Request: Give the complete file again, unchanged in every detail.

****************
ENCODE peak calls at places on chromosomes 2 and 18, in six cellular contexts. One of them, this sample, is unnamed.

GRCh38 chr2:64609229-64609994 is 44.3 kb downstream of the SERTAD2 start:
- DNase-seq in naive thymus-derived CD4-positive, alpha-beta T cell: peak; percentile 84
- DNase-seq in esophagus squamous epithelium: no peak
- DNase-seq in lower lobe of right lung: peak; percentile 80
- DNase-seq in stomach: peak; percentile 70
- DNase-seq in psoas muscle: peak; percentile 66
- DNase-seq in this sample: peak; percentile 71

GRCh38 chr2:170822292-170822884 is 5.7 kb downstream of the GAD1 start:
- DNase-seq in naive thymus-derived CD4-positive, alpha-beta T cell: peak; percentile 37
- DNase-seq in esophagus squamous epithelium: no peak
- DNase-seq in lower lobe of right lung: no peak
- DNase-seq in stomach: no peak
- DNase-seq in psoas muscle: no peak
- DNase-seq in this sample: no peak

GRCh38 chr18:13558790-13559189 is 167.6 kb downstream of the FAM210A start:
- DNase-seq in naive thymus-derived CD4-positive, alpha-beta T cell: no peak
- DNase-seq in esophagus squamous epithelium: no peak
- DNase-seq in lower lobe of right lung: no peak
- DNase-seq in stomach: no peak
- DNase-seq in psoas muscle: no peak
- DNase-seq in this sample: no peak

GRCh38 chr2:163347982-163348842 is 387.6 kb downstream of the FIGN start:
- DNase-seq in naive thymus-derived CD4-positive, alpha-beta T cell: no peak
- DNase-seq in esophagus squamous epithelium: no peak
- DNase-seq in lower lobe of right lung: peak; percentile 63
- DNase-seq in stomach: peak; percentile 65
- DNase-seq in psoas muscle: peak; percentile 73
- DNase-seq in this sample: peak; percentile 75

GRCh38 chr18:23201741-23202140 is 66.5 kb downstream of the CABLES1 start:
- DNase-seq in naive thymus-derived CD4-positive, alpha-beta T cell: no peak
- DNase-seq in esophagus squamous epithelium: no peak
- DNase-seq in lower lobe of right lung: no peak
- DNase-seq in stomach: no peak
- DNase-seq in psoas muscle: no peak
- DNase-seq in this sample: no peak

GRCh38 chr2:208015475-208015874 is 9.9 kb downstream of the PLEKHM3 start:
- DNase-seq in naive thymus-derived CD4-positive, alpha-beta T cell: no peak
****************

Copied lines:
ENCODE peak calls at places on chromosomes 2 and 18, in six cellular contexts. One of them, this sample, is unnamed.

GRCh38 chr2:64609229-64609994 is 44.3 kb downstream of the SERTAD2 start:
- DNase-seq in naive thymus-derived CD4-positive, alpha-beta T cell: peak; percentile 84
- DNase-seq in esophagus squamous epithelium: no peak
- DNase-seq in lower lobe of right lung: peak; percentile 80
- DNase-seq in stomach: peak; percentile 70
- DNase-seq in psoas muscle: peak; percentile 66
- DNase-seq in this sample: peak; percentile 71

GRCh38 chr2:170822292-170822884 is 5.7 kb downstream of the GAD1 start:
- DNase-seq in naive thymus-derived CD4-positive, alpha-beta T cell: peak; percentile 37
- DNase-seq in esophagus squamous epithelium: no peak
- DNase-seq in lower lobe of right lung: no peak
- DNase-seq in stomach: no peak
- DNase-seq in psoas muscle: no peak
- DNase-seq in this sample: no peak

GRCh38 chr18:13558790-13559189 is 167.6 kb downstream of the FAM210A start:
- DNase-seq in naive thymus-derived CD4-positive, alpha-beta T cell: no peak
- DNase-seq in esophagus squamous epithelium: no peak
- DNase-seq in lower lobe of right lung: no peak
- DNase-seq in stomach: no peak
- DNase-seq in psoas muscle: no peak
- DNase-seq in this sample: no peak

GRCh38 chr2:163347982-163348842 is 387.6 kb downstream of the FIGN start:
- DNase-seq in naive thymus-derived CD4-positive, alpha-beta T cell: no peak
- DNase-seq in esophagus squamous epithelium: no peak
- DNase-seq in lower lobe of right lung: peak; percentile 63
- DNase-seq in stomach: peak; percentile 65
- DNase-seq in psoas muscle: peak; percentile 73
- DNase-seq in this sample: peak; percentile 75

GRCh38 chr18:23201741-23202140 is 66.5 kb downstream of the CABLES1 start:
- DNase-seq in naive thymus-derived CD4-positive, alpha-beta T cell: no peak
- DNase-seq in esophagus squamous epithelium: no peak
- DNase-seq in lower lobe of right lung: no peak
- DNase-seq in stomach: no peak
- DNase-seq in psoas muscle: no peak
- DNase-seq in this sample: no peak

GRCh38 chr2:208015475-208015874 is 9.9 kb downstream of the PLEKHM3 start:
- DNase-seq in naive thymus-derived CD4-positive, alpha-beta T cell: no peak